March 19, 2017: Israeli aircraft hit another Hezbollah convoy inside Syria during the night in an operation the Israelis would not take credit for. The Israelis did warn the Syrian government that, if necessary, they would destroy the Syrian air defense systems (bases, radars and missile launchers around Damascus and in other areas the government has retained control of since 2011) if the Syrians tried to again use their antiquated anti-aircraft missiles against Israeli aircraft. Syrian ally Russia felt compelled to publicly chastise Israel and ordered the Israeli ambassador to explain this bad behavior. Israel and Russia are also allies and do not want to fight each other. That would be expensive for Israel and probably embarrassing for Russia. Despite this public demonstration of anger Russia understands that Israel has a legitimate need to protect itself from Iranian attack via Hezbollah or similar Assad forces.
March 18, 2017: Russia announced that in Syria the government forces had completely cleared ISIL forces from the town of Palmyra and that this effort was made possible by Russia military assistance, primarily air support. For the first half of March Russian warplanes and armed helicopters carried out about 60 sorties a day in support of Syrian troops. Most of this air effort was against ISIL forces defending Palmyra.
March 17, 2017: Israel used an Arrow 3 anti-missile missile to shoot down a Syrian SA-5 anti-aircraft missile that had been fired at four Israeli jets bombing a target (new weapons for Hezbollah) in eastern Syria near Palmyra. Apparently several SA-5s missed the Israeli jets and instead of detonating anyway (as these missiles are built to do) were headed into Israeli air space and Arrow 3 was fired just in case it was a ballistic missile. This was the first time the Arrow 3 has been used in a combat situation. The SA-5 is a 1960s design that Russia has updated and Syria received the latest S-200 version of the missile in 2010. This seven ton missile has a range of 300 kilometers but Israel has apparently developed effective countermeasures. In 2016 Russia sent in an SA-10 (S-300) anti-aircraft system to protect their troops in Syria.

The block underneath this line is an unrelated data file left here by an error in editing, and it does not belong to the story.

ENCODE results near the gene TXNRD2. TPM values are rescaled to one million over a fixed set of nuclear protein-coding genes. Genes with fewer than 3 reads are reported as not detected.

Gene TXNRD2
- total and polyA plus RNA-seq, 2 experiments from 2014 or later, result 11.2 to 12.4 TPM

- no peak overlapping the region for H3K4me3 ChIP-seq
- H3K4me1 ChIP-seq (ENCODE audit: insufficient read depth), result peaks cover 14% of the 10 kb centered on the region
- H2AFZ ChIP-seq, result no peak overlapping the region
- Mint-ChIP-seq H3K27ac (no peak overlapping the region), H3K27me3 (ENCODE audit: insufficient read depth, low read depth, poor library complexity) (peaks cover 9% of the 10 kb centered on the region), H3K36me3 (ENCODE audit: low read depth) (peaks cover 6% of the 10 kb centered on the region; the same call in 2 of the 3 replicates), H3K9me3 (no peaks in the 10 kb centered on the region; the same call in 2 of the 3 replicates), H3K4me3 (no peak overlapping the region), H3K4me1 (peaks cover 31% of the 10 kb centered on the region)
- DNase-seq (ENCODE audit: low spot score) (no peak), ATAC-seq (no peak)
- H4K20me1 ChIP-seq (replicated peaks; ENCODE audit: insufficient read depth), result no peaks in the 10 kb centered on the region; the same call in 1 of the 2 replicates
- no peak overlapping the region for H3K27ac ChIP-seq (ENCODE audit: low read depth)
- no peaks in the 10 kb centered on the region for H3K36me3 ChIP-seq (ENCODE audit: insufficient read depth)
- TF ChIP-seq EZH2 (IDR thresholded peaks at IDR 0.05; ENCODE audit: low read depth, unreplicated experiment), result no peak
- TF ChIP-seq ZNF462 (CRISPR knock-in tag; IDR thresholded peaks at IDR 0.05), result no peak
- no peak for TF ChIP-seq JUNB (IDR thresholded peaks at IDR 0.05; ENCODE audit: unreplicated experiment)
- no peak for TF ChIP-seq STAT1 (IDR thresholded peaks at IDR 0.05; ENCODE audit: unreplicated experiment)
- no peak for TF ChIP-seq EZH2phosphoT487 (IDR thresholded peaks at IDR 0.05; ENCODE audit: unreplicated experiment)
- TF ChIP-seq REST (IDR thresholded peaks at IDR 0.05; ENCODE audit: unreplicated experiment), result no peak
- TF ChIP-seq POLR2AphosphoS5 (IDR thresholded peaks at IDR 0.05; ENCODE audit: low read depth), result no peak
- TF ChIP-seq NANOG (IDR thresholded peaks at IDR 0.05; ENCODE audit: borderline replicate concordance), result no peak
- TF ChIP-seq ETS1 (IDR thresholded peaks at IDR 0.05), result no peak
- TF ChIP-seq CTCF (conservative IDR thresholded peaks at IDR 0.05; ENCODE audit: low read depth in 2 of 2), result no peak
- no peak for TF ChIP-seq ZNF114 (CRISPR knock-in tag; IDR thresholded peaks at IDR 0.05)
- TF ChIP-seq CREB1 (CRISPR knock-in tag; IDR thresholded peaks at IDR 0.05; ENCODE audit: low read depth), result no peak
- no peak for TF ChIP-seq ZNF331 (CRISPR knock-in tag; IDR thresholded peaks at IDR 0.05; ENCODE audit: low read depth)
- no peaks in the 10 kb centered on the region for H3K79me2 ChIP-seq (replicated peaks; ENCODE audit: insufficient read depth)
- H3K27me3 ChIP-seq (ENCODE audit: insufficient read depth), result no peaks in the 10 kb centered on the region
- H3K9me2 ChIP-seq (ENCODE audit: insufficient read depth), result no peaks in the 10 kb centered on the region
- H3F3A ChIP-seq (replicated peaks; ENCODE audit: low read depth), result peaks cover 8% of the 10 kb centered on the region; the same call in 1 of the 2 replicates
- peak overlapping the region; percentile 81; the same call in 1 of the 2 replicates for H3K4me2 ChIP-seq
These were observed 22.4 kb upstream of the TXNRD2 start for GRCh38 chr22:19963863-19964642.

March 16, 2017: A company (150 men) of Russian Army engineers arrived in Syria. These troops are trained and equipped to remove mines and other explosives safely. They were immediately sent to Palmyra, a recently liberated area that ISIL has planted a lot of landmines in.
March 15, 2017: The pro-Assad coalition of Russia, Turkey, Iran and the Assad government ended two days of peace talks with each other about how to settle the Syrian mess. This took place in the Central Asian city of Astana (the capital of Kazakhstan). Nothing was achieved, in large part because all the rebels refused to attend. In January there was another two days of peace talks in Astana with some rebels present and nothing could be agreed to. The major powers involved congratulated each other for getting this far. Another two days of peace talks in Astana are to begin on May 3rd with or without any rebel participation.
Ukraine halted all rail and road traffic into the Donbas areas controlled by Russian backed rebels. This blockade is in response to Russia supporting the rebel seizure of businesses in the areas they control. Ukraine also wants to halt the legal (coal and medicine) and illegal (alcoholic beverages and some drugs) exports that are financing the Russian backed rebels.
March 12, 2017: The government announced that work had resumed on the new Russian naval base in Syria. At the end of 2016 the government revealed a recent agreement with Syria (the Assad government) to expand the current Russian navy facility at Tartus. Before 2011 Russia was building a small, but technically permanent naval support facility in Tartus. By 2012 the several hundred Russians who there working on the project were largely gone from Syria and the Tartus project suspended until the war was over. That changed in mid-2015 when Russia intervened with several thousand air force, special operations and support troops. Russian construction personnel returned to Tartus but work was not resumed in a big way. The current Russian Tartus facility can handle only four medium-sized (under 100 meters long) vessels. That’s because the Russian base only has two 100 meter (325 foot) long floating piers inside of the northern breakwater of the Tartus port. The non-military port activities have been very busy since Russian troops arrived in mid-2015 along with a need to be regularly supplied by sea. A lot of those “supplies” were actually for Syrian military and Iranian mercenaries in Syria. Recent satellite photos show that work has indeed resumed on the Russian naval facility in Tartus.
March 7, 2017: Russia joined with China in complaining after the United States revealed that it had delivered the first THAAD components to South Korea. The THAAD battery may be operational in the next month or so. China, Russia and North Korea made threats, like they always do when it comes to a neighbor defending themselves.
February 28, 2017: In northern Syria Russian warplanes bombed what they thought were ISIL forces. The bomb victims turned out to be pro-American rebels. The American advisors with these rebels were able to quickly get in touch with Russian commanders and get the attacks stopped.
Russia and China vetoed a UN effort to impose sanctions on the Syrian government for continuing to use chemical weapons. In late 2016 Russian chemical warfare experts collected mustard gas samples from a dud shell fired in September by ISIL forces in Aleppo. The Russians also found evidence of ISIL shells filled with chlorine. ISIL is believed to have used chlorine and mustard gas bombs and shells at least 52 times in Iraq and Syria since 2014. A UN investigation found that Syrian Army forces were also using chlorine but Russia never sought to confirm that.